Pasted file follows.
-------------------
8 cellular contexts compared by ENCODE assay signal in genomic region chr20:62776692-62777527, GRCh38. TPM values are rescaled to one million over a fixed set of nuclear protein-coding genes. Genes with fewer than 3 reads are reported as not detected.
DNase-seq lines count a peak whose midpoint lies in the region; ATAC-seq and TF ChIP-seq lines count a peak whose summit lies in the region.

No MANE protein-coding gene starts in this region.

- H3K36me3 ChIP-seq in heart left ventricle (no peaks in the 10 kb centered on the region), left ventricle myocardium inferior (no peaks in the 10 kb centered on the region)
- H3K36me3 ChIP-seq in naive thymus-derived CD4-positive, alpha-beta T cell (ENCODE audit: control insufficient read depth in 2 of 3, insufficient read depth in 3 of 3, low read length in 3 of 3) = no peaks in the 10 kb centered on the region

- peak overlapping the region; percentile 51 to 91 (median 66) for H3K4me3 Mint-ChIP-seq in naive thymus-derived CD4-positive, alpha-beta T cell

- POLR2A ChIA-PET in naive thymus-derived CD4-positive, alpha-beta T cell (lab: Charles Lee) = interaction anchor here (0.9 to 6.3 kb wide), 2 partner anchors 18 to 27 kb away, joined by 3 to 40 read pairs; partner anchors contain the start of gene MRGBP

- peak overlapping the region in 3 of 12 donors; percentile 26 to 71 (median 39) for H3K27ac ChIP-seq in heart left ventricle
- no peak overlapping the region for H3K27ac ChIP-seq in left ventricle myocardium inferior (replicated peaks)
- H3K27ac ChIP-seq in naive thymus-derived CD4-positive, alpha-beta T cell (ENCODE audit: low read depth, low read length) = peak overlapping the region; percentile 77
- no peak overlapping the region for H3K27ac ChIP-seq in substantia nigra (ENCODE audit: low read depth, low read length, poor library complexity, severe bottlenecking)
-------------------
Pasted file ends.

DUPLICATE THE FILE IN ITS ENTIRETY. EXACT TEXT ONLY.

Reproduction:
8 cellular contexts compared by ENCODE assay signal in genomic region chr20:62776692-62777527, GRCh38. TPM values are rescaled to one million over a fixed set of nuclear protein-coding genes. Genes with fewer than 3 reads are reported as not detected.
DNase-seq lines count a peak whose midpoint lies in the region; ATAC-seq and TF ChIP-seq lines count a peak whose summit lies in the region.

No MANE protein-coding gene starts in this region.

- H3K36me3 ChIP-seq in heart left ventricle (no peaks in the 10 kb centered on the region), left ventricle myocardium inferior (no peaks in the 10 kb centered on the region)
- H3K36me3 ChIP-seq in naive thymus-derived CD4-positive, alpha-beta T cell (ENCODE audit: control insufficient read depth in 2 of 3, insufficient read depth in 3 of 3, low read length in 3 of 3) = no peaks in the 10 kb centered on the region

- peak overlapping the region; percentile 51 to 91 (median 66) for H3K4me3 Mint-ChIP-seq in naive thymus-derived CD4-positive, alpha-beta T cell

- POLR2A ChIA-PET in naive thymus-derived CD4-positive, alpha-beta T cell (lab: Charles Lee) = interaction anchor here (0.9 to 6.3 kb wide), 2 partner anchors 18 to 27 kb away, joined by 3 to 40 read pairs; partner anchors contain the start of gene MRGBP

- peak overlapping the region in 3 of 12 donors; percentile 26 to 71 (median 39) for H3K27ac ChIP-seq in heart left ventricle
- no peak overlapping the region for H3K27ac ChIP-seq in left ventricle myocardium inferior (replicated peaks)
- H3K27ac ChIP-seq in naive thymus-derived CD4-positive, alpha-beta T cell (ENCODE audit: low read depth, low read length) = peak overlapping the region; percentile 77
- no peak overlapping the region for H3K27ac ChIP-seq in substantia nigra (ENCODE audit: low read depth, low read length, poor library complexity, severe bottlenecking)